Ex-CSFB compliance officer guilty of insider dealing

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The Independent Online

A top City banker who made "serious riches" for himself and his friends by rigging bets on the stock market faces up to seven years in jail. Asif Butt, the former vice-president of Credit Suisse First Boston's legal and compliance department, fed highly sensitive commercial information to four friends outside the bank who made spread bets for him.

A top City banker who made "serious riches" for himself and his friends by rigging bets on the stock market faces up to seven years in jail. Asif Butt, the former vice-president of Credit Suisse First Boston's legal and compliance department, fed highly sensitive commercial information to four friends outside the bank who made spread bets for him.

The prosecution found that Butt and his friends made at least £265,000.

James Curtis QC, for the prosecution, said yesterday that Butt was the first person from a "compliance control room" to be found guilty of insider trading. Summing up, he said: "The various defendants succeeded in enriching themselves quite seriously, quite substantially." He said that the lion's share of between 50 and 80 per cent of the winnings went to Butt.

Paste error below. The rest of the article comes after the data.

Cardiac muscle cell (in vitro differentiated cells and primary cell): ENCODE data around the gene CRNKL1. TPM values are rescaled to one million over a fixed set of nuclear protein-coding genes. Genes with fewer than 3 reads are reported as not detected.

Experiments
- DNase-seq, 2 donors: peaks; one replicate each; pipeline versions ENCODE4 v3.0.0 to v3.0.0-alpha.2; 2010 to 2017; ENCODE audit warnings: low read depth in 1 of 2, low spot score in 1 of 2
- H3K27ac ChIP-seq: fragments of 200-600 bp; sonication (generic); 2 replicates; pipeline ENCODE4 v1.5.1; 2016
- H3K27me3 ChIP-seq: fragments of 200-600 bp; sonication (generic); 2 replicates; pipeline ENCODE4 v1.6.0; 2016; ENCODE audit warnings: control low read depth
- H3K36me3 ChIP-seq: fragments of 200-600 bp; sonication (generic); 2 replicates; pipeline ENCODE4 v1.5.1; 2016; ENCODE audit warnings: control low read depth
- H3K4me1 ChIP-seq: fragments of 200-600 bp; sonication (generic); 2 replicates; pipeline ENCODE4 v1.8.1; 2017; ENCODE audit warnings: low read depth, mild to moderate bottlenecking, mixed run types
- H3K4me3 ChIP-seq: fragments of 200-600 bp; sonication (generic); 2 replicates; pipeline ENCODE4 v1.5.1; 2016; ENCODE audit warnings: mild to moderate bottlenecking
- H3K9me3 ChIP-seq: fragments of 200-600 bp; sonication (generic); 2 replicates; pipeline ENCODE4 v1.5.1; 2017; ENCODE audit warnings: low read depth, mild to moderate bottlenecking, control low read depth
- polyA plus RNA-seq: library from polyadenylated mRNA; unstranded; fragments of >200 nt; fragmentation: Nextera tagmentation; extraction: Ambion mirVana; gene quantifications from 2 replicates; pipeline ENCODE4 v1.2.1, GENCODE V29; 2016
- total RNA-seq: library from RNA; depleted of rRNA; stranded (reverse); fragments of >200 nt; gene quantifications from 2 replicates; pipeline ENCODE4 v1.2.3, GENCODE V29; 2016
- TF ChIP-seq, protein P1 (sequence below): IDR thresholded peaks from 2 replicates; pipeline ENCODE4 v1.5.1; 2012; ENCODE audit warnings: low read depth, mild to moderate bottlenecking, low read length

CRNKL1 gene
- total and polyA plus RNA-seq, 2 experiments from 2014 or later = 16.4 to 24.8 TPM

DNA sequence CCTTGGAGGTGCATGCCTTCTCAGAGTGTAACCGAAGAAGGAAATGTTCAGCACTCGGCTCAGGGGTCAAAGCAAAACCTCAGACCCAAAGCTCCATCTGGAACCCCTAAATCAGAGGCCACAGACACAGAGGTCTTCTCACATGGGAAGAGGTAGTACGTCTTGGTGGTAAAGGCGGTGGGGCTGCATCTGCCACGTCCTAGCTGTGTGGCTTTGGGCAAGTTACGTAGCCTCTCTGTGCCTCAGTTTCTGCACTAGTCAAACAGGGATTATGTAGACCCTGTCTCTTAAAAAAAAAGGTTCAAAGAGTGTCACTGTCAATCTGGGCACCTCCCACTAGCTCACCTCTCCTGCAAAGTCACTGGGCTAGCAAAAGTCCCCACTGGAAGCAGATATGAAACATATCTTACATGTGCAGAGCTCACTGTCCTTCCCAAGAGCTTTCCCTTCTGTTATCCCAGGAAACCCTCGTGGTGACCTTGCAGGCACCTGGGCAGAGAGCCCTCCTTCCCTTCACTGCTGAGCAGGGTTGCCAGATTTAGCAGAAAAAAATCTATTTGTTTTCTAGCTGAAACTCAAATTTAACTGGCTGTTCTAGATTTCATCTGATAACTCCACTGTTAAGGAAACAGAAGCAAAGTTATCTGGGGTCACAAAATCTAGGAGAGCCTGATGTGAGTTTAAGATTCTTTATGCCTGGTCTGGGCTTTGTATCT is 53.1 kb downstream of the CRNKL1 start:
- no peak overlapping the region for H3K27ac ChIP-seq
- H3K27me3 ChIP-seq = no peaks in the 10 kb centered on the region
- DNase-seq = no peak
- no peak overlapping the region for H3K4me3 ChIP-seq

Butt, who was sacked by CSFB in January 2002, told Southwark Crown Court in London that he was addicted to betting. He admitted passing secrets to his friends but said he thought that he was exploiting a "loophole in the law".

Judge Christopher Elwen said: "It is unlawful and his belief, however honest you think it may be, is not defence to the charges alleged.

"Butt has admitted, on oath, that he was himself an insider, that he had inside information on each specific share, that each share was price-affected in relation to that information, that he instructed his co-defendants to open the particular spread bets on his behalf and that his motive was to make a profit on the movement in the share's price.

"He says that he honestly believed, based on his own researches, that spread betting on individual shares was not contrary to the criminal law."

Butt, 35, leaked information about Royal Bank of Scotland and its takeover of NatWest, along with data about EMI, United News & Media, Chubb, Enodis and other companies.

Butt and his four co-defendants, who claimed he had duped them, were convicted of conspiracy to commit insider trading between 31 July 1998 and 17 January 2002. The charge carries a maximum of seven years' imprisonment. The judge bailed the men until 28 January while pre-sentence reports are prepared, on condition that they surrendered their passports.

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